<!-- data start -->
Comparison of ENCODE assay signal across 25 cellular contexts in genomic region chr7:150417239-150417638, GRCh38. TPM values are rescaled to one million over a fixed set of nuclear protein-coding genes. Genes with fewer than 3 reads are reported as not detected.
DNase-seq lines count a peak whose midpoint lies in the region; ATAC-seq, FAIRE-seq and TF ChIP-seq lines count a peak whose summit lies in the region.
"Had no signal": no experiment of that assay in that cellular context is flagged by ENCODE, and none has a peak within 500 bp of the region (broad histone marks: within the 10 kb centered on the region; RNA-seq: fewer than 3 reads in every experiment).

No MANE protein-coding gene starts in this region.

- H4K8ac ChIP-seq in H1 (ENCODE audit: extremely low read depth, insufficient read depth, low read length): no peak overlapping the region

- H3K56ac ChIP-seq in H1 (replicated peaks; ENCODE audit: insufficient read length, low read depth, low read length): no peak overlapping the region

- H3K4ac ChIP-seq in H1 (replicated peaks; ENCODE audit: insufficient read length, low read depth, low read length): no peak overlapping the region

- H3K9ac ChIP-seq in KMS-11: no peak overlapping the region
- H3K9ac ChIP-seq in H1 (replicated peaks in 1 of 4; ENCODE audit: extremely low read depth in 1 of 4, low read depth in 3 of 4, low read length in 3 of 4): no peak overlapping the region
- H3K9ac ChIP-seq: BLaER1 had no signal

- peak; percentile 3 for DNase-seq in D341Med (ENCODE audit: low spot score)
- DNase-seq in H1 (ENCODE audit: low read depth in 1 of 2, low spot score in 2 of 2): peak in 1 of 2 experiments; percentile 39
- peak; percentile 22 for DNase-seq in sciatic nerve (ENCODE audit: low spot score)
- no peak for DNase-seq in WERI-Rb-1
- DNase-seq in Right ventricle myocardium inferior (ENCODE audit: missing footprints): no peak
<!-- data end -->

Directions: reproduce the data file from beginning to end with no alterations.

Comparison of ENCODE assay signal across 25 cellular contexts in genomic region chr7:150417239-150417638, GRCh38. TPM values are rescaled to one million over a fixed set of nuclear protein-coding genes. Genes with fewer than 3 reads are reported as not detected.
DNase-seq lines count a peak whose midpoint lies in the region; ATAC-seq, FAIRE-seq and TF ChIP-seq lines count a peak whose summit lies in the region.
"Had no signal": no experiment of that assay in that cellular context is flagged by ENCODE, and none has a peak within 500 bp of the region (broad histone marks: within the 10 kb centered on the region; RNA-seq: fewer than 3 reads in every experiment).

No MANE protein-coding gene starts in this region.

- H4K8ac ChIP-seq in H1 (ENCODE audit: extremely low read depth, insufficient read depth, low read length): no peak overlapping the region

- H3K56ac ChIP-seq in H1 (replicated peaks; ENCODE audit: insufficient read length, low read depth, low read length): no peak overlapping the region

- H3K4ac ChIP-seq in H1 (replicated peaks; ENCODE audit: insufficient read length, low read depth, low read length): no peak overlapping the region

- H3K9ac ChIP-seq in KMS-11: no peak overlapping the region
- H3K9ac ChIP-seq in H1 (replicated peaks in 1 of 4; ENCODE audit: extremely low read depth in 1 of 4, low read depth in 3 of 4, low read length in 3 of 4): no peak overlapping the region
- H3K9ac ChIP-seq: BLaER1 had no signal

- peak; percentile 3 for DNase-seq in D341Med (ENCODE audit: low spot score)
- DNase-seq in H1 (ENCODE audit: low read depth in 1 of 2, low spot score in 2 of 2): peak in 1 of 2 experiments; percentile 39
- peak; percentile 22 for DNase-seq in sciatic nerve (ENCODE audit: low spot score)
- no peak for DNase-seq in WERI-Rb-1
- DNase-seq in Right ventricle myocardium inferior (ENCODE audit: missing footprints): no peak